Tatyana Deryugina (Twitter: @TDeryugina)

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Posted 03 Mar 11 by Tatyana

I recently had a debate about unions with someone who knew slightly more about the state of the economic literature on the topic than I did. I know close to nothing about union economics specifically. Nevertheless, I hope that I am qualified to use general economics to shed light on what’s going on in Wisconsin and with public sector unions elsewhere.

The simplest way to think about unions is as having some market (monopoly) power. In other words, they are able to negotiate higher salaries/benefits than if each individual bargained for him or herself. Putting aside the benefits to the unionized and employed workers (which are clearly positive), what can be said about social welfare as a whole?

Well, it depends on what the employer side looks like. If potential employers are competitive firms, then wages will be inefficiently high and too few people will have jobs. If there are overseas firms competing with the local firms and the overseas firms don’t have to deal with unions, the local firms will be hurt by the increased cost of production and, at the extreme, go out of business.

However, in Wisconsin and elsewhere, we’re dealing with public sector unions. The public sector is overall much larger than a competitive firm. At the extreme, the public sector could be a monopsonist (the buyer equivalent of a monopoly), with the ability to set wages below what they would be in a competitive market (for the static economics of a monopsony, click here). In that case,  unions can use their bargaining power to offset the low-wage effect of a monopsonist. However, the quantity of labor should be even lower than under simple monopsony with no unions (I think social welfare will be even lower, but don’t quote me on that). I personally think this is great news for those in favor of smaller government!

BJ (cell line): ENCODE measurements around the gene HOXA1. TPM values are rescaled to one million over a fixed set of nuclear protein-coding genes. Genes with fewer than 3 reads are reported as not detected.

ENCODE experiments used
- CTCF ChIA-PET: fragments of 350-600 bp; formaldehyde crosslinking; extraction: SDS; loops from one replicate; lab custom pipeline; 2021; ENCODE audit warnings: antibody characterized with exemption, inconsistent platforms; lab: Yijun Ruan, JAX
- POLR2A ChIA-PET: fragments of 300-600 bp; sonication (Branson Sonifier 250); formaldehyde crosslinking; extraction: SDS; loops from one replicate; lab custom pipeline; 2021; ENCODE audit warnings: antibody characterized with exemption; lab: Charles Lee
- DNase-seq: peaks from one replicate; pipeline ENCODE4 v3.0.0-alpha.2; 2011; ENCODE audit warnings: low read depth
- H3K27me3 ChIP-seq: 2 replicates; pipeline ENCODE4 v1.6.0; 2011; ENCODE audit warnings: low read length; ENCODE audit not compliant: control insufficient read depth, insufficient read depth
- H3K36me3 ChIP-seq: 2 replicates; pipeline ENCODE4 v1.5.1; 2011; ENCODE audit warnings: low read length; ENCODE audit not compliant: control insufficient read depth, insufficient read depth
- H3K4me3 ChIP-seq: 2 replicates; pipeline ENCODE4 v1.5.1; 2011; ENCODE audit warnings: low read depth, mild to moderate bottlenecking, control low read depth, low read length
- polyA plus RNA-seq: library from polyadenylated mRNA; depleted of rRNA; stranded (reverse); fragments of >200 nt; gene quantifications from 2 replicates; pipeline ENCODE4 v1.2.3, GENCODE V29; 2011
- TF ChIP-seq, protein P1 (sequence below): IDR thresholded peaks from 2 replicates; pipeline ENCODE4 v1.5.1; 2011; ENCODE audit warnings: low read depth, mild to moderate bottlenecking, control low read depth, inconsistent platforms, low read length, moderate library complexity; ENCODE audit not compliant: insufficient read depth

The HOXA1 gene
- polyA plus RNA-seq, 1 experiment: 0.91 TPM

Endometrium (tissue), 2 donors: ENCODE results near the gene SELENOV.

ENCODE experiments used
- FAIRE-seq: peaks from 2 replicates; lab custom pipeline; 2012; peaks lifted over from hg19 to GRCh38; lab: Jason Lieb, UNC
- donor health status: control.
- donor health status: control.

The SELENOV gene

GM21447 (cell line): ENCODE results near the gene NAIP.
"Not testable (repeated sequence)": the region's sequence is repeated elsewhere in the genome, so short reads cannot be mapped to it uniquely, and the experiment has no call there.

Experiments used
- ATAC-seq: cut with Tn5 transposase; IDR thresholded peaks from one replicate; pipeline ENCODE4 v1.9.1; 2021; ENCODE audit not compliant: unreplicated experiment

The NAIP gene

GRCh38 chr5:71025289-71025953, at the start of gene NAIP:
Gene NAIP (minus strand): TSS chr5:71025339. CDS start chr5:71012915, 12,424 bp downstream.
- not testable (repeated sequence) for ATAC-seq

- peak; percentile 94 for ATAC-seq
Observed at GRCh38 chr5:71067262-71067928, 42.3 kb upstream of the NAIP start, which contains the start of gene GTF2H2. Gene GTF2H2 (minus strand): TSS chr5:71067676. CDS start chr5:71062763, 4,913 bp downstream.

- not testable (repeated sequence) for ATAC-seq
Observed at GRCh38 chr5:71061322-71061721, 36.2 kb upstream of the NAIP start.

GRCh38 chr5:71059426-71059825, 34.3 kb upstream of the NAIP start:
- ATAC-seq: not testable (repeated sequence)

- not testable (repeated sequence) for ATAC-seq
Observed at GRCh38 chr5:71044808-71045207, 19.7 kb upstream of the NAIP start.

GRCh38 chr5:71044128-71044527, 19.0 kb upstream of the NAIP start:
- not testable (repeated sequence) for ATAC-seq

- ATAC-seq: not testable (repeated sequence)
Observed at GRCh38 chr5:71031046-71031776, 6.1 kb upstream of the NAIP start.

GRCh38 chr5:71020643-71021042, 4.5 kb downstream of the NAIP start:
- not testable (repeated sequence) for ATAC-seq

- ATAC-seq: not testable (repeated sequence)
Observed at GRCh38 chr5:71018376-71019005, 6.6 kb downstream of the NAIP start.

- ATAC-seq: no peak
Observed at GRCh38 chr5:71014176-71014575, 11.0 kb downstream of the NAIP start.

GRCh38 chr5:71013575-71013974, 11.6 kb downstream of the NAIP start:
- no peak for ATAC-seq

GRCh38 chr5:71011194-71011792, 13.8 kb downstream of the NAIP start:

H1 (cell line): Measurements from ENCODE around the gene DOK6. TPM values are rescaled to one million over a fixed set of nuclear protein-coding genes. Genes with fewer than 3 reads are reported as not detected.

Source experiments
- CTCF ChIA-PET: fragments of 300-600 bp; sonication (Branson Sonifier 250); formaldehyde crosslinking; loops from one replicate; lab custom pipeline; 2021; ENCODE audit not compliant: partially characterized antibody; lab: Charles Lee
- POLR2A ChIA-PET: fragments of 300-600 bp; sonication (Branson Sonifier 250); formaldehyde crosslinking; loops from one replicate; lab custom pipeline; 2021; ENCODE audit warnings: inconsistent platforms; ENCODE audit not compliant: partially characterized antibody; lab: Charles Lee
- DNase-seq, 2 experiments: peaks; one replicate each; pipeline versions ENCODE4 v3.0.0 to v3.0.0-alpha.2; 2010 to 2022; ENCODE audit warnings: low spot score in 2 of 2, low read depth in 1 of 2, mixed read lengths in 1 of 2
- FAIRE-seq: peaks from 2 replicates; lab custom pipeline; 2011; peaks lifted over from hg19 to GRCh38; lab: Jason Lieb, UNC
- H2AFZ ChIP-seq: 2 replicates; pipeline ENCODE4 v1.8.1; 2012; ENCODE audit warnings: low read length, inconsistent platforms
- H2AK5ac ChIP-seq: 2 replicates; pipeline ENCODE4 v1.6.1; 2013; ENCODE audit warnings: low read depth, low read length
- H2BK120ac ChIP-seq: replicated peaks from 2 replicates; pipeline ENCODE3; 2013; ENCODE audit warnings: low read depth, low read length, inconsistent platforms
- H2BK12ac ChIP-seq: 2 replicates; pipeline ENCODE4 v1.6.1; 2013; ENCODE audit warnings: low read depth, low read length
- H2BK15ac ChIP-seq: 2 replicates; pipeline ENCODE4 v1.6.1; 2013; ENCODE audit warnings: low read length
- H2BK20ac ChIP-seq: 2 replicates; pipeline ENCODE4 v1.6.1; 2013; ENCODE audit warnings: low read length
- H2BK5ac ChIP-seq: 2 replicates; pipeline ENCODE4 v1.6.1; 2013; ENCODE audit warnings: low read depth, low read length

Whether or not the Wisconsin public sector is a monopsonist is a hard question. First, it depends on whether the public sector there is big enough to influence wages. According to this document, Wisconsin has about 51.8 public sector employees per 1,000 residents. Is that too small to be a monopsony?

Second, even if the first condition is true, the extent of monopsony power depends on whether the public sector acts as a single unit in setting wages. If the fire departments, public schools, DMV’s, and police stations set their wages separately and compete with each other for employees, monopsony power is limited. But if public sector wages are set by the state government, monopsony power is more plausible.

Of course, the government may be setting wages in some other bizzare way, in which case there isn’t much we can say about unions

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